French Open 2021: Cameron Norrie beats Lloyd Harris for possible Nadal showdown
No1 Djokovic cruises into Round 3 but No1 Barty retires injured; Federer beats Cilic
It was certainly a stellar line-up for the first Thursday at Roland Garros, though the draw was soon denied its women’s former champion and world No1, Ash Barty, who arrived in Paris in great form and as one of the favourites for the title.
But she was forced to retire in the second set with a hip injury, following a swathe of her fellow Major champions out of the draw. Petra Kvitova suffered a freak accident off court to twist her ankle. Angelique Kerber, Bianca Andreescu and Garbine Muguruza all lost in the first round. And few could remain ignorant of the unfolding storyline of world No2 Naomi Osaka, pressed into withdrawal after her first-round win rather than have to face the media.
But while a couple of the big names had also lost early in the men’s draw, notably No4 seed Dominic Thiem and No7 seed Andrey Rublev, the three biggest names in men’s tennis, former champions Rafael Nadal, Novak Djokovic and Roger Federer, were still in action—and all on the same day after being drawn in the same half for the first time in a Major.
First, though, the only Briton left in either singles draw would attempt to get to the third round in Paris for the first time.
Cameron Norris, unseeded at a ranking of 45, had done just that in his last two Majors, at the 2020 US Open and this year’s Australian Open, and was showing some of his best ever form during 2021. He reached the finals in Estoril and Lyon, both clay events, plus the quarters in Barcelona, beating the likes of Thiem, David Goffin, and Marin Cilic on the way. He had notched up 24 wins, third this year behind only Rublev and Stefanos Tsitsipas.
Now he took on the tall South African Lloyd Harris, ranked 54, who was also enjoying a career-best season to break the top 50 with a final run in Dubai from qualifying. There, he beat Thiem, Kei Nishikori and Denis Shapovalov, but had struggled to make the same impression on clay following some injury problems.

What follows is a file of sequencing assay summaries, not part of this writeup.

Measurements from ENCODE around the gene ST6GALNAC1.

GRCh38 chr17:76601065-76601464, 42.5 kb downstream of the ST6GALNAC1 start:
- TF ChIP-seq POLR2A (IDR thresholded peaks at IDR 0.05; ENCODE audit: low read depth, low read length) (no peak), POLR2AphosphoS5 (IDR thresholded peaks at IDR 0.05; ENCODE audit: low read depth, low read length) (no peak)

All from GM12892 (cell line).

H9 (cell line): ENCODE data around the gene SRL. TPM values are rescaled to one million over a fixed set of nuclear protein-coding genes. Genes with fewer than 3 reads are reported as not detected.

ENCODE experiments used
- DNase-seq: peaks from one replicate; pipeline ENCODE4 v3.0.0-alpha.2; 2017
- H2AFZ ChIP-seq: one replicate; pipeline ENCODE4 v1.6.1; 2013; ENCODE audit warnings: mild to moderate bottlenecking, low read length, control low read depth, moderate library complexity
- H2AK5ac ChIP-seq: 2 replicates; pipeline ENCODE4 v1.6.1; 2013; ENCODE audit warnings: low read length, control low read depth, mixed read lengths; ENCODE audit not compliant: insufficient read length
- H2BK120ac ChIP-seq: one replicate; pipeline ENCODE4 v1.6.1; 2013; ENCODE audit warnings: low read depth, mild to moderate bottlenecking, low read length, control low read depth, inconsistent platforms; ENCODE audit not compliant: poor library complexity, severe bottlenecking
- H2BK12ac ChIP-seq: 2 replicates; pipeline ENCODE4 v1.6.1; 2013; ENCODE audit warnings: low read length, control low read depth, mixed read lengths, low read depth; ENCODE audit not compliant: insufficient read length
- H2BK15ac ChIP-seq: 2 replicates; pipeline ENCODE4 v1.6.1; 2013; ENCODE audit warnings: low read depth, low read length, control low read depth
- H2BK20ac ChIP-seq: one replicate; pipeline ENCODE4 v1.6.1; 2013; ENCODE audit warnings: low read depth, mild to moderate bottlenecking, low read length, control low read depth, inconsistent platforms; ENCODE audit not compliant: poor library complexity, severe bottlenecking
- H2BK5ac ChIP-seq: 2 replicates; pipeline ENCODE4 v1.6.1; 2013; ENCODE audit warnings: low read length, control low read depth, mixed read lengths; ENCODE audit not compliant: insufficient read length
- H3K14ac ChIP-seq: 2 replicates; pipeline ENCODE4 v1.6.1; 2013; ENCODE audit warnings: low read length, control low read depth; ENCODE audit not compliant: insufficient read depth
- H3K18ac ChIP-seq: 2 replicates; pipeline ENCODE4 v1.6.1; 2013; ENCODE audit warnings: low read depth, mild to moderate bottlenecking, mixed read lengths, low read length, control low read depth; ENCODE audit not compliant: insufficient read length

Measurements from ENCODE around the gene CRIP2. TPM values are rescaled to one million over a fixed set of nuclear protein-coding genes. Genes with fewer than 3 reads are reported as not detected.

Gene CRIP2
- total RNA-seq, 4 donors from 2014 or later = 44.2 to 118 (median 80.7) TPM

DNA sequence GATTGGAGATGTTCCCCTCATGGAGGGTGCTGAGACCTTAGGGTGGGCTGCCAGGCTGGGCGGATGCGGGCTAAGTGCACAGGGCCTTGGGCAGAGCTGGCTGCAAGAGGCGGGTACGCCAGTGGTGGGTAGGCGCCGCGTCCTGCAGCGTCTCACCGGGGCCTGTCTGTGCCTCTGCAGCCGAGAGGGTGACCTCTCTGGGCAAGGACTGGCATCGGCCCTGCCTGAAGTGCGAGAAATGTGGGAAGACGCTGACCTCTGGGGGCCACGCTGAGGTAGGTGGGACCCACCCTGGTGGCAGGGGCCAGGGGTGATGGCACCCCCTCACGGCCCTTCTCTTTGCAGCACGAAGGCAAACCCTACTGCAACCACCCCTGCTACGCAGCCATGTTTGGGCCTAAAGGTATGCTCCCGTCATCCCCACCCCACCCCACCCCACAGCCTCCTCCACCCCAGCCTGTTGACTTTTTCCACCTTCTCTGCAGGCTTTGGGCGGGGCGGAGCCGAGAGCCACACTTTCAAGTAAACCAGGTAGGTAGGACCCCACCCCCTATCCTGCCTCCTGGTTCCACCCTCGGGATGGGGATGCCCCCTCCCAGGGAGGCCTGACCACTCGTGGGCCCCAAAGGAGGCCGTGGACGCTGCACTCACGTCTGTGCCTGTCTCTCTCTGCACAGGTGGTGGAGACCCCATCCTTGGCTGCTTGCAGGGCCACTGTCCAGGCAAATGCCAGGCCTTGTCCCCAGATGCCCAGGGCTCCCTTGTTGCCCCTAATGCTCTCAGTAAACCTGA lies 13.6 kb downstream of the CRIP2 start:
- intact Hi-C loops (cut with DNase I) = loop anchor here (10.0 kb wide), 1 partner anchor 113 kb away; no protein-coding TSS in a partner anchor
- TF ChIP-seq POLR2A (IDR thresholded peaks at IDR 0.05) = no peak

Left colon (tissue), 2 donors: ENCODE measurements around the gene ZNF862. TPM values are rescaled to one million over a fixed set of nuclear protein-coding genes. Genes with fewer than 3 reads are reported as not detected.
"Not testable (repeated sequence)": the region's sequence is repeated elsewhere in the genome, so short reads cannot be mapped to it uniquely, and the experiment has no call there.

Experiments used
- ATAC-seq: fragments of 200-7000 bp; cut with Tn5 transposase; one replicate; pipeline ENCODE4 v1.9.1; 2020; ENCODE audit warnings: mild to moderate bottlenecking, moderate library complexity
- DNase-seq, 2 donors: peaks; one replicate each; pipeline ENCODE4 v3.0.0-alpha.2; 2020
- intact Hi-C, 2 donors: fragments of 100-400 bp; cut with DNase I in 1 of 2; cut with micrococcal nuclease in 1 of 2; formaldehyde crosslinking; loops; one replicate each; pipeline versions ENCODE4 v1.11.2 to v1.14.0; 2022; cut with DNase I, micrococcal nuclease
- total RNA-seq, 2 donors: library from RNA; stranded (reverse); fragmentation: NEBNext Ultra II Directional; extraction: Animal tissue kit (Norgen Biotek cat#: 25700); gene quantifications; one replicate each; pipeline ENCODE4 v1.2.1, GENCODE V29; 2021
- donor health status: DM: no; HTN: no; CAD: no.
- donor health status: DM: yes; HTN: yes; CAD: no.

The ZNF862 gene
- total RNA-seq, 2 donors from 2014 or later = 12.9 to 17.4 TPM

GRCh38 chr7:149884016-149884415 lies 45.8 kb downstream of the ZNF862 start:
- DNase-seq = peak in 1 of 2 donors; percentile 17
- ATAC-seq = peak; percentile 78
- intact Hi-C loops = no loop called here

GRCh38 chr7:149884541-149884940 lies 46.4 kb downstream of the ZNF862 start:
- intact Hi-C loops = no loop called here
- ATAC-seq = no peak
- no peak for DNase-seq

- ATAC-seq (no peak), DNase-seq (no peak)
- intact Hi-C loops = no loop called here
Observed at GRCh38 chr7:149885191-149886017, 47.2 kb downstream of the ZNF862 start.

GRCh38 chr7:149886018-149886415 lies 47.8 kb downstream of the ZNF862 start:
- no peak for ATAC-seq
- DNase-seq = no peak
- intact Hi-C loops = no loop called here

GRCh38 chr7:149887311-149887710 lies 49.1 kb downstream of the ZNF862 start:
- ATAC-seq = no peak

Norrie started with a strong love hold, but Harris is one of the bigger servers in the draw, and produces power off the ground from the baseline too. Sure enough, his pressure on the Norrie serve produced a quick break, 2-1. Lloyd consolidated with a love hold, and certainly had control of the early rallies, showing his touch around the front of the court, too.
The Briton could not capitalise on his first break chance in the sixth game, with Harris going toe-to-toe in a long baseline exchange. A big forehand winner, and the South African led, 4-2. He went on to serve it out, 6-4.
Norrie had the first chance in the second set, earning three break points in the second game, and although he was unable to convert, he did break at the next opportunity, holding for 4-1. The leftie Briton’s backhand in particular was punching some holes in the Harris game, and after a love hold, he went on to serve out the set, 6-3.
Norrie was gaining in confidence, moving well, rushing the South African, and it earned him a break in the third game of the third, backed up by a swift hold, 3-1. And he was not done there, looking more than solid on serve with a love hold, and another break for the set, 6-3.
Harris, for all his fire-power and leggy speed, seemed at a loss for how to defuse the all-court resilience of Norrie, and was now going for too much and missing the mark. The Briton put his foot down and broke for a 4-2 lead, breaking once more, to love, for set and match, 6-2.
So the Briton reaches the third round at the French Open for the first time and in doing so, will have the chance to break inside the top 40 for the first time.